A. Judgment as a Matter of Law Pursuant to Rule 50(b)

  AE moves, pursuant to Rule 50(b), for judgment as a matter of law on IP's Section 2.02(f) claim. In support of its motion, AE argues: 1) IP failed to introduce evidence that AE's breach of Section 2.02(f) caused the increased steam costs; 2) IP's assertions regarding a loss of the benefit of the bargain cannot salvage its Section 2.02(f) claim; and 3) IP's contention that the representation in Section 2.02(f) caused it to proceed with the project is unsound. These arguments are identical to those put forth in AE's October 29, 2004, motion for judgment as a matter of law. We denied that motion, finding that the case presented disputed issues of material fact that should be decided by the jury. AE's motion fails to present additional reasons why we should change our previous decision or a showing of how the jury acted unreasonably. Accordingly, AE's motion for judgment as a matter of law is denied.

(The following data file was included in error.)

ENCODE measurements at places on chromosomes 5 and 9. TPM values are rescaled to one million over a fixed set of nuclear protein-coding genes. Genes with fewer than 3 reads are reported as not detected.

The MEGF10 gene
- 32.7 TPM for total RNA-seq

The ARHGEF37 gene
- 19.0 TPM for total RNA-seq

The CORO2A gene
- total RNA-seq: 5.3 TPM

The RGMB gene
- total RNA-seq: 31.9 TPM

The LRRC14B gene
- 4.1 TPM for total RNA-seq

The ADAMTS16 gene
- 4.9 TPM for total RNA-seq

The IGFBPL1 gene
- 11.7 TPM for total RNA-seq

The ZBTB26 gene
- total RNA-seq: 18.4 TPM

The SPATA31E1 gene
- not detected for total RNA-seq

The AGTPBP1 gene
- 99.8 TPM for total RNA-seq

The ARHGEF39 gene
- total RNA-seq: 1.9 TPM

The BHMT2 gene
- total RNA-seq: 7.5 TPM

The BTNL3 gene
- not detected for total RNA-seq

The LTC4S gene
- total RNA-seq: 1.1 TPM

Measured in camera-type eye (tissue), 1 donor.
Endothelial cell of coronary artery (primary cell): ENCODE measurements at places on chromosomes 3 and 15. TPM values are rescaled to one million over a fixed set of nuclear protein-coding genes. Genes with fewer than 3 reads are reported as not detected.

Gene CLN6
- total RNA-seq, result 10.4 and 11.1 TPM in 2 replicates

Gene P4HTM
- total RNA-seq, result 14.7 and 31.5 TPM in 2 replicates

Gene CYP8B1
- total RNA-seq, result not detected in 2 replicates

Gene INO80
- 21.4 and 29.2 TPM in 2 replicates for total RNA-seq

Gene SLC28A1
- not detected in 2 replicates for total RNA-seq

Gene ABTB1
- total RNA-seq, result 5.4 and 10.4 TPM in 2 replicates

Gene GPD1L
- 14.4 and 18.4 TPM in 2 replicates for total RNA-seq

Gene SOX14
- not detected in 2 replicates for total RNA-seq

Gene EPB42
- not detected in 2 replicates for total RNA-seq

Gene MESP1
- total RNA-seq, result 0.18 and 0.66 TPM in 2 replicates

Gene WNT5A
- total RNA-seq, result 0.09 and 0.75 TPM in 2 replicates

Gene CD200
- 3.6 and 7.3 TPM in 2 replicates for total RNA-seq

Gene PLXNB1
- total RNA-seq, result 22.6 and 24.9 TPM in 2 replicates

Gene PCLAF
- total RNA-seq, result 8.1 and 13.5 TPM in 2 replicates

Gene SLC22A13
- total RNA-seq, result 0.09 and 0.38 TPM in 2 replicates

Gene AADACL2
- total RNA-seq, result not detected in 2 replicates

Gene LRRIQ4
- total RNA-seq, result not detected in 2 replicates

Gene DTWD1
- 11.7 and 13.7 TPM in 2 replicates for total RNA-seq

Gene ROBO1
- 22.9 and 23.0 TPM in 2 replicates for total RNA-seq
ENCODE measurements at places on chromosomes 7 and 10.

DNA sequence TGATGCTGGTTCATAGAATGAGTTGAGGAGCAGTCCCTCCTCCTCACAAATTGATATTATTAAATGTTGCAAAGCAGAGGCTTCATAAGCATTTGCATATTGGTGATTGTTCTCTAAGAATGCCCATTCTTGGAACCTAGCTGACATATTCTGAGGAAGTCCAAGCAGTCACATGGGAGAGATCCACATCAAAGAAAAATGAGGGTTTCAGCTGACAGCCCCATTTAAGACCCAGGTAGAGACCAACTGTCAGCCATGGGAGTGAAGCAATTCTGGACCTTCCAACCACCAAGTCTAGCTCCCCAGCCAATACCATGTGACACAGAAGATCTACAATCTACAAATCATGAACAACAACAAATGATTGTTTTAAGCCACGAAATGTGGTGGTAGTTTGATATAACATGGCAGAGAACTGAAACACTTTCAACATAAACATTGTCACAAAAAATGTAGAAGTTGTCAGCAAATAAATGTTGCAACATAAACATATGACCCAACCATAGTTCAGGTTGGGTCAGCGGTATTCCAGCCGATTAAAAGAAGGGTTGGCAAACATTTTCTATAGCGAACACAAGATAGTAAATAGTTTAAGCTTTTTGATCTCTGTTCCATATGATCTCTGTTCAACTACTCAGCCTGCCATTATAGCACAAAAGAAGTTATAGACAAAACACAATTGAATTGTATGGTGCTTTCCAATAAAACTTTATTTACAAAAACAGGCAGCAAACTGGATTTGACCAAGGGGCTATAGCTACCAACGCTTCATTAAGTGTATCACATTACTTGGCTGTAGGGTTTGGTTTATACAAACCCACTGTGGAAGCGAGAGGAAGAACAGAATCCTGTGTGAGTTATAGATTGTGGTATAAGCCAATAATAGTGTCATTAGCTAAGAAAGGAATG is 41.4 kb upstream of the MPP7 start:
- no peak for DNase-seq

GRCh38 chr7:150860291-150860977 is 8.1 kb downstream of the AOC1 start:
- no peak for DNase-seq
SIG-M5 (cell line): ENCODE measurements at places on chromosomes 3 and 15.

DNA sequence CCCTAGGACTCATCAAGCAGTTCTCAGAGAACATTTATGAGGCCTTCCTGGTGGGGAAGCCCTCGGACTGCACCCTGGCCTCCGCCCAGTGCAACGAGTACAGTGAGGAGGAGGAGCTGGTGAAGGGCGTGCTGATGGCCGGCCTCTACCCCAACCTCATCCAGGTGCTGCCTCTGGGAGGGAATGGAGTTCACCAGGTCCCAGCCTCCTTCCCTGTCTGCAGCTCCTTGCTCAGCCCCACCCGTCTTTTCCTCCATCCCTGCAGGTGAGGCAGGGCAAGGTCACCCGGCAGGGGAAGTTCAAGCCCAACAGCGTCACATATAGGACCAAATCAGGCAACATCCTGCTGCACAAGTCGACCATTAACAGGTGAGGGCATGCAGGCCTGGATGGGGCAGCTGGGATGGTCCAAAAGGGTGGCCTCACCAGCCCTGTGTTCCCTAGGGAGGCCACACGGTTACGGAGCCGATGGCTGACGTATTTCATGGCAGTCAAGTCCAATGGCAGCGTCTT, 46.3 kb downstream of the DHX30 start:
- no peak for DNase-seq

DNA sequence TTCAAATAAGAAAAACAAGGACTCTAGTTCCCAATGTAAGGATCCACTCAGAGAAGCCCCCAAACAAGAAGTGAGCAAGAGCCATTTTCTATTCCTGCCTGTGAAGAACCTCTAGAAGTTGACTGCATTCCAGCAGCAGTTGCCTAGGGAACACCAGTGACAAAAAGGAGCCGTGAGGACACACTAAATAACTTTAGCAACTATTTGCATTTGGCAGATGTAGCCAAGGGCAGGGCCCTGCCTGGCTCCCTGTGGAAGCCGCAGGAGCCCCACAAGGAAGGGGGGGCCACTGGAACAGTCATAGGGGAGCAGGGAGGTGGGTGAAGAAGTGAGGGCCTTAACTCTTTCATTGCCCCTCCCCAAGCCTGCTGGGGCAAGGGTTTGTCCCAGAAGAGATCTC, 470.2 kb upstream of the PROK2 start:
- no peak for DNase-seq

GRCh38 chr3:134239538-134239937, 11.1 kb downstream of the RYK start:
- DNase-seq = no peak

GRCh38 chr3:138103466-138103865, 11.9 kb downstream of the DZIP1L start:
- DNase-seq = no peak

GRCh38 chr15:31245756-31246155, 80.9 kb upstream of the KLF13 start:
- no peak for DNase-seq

B. Remittitur or New Trial Pursuant to Rule 59(a)

  AE next moves the court, pursuant to Rule 59(a), to issue a remittitur or new trial. In support of this motion, AE argues that our decision to grant partial summary judgment on Section 2.02(f) and our damages instruction were erroneous, thereby resulting in an inflated damages award. Additionally, AE contends that our jury instruction regarding election of remedies and refusal to instruct the jury on nominal damages were incorrect. We disagree.

  1. New Trial Based on Granting of Partial Summary Judgment

  AE argues a new trial is warranted because we erred in granting partial summary judgment on the IP's Section 2.02(f) claim. AE filed a motion to reconsider the partial summary judgment on November 19, 2002, which we denied. AE essentially makes the same arguments here as it did in its motion to reconsider. AE now asks the court to reconsider its decision again. As was the case with its motion for judgment as a matter of law, AE has not provided any new basis for its contentions that would convince us to revisit the propriety of our prior decision. Again, we decline to replow old ground. 2. Remittitur or New Trial Based on Damages Instructions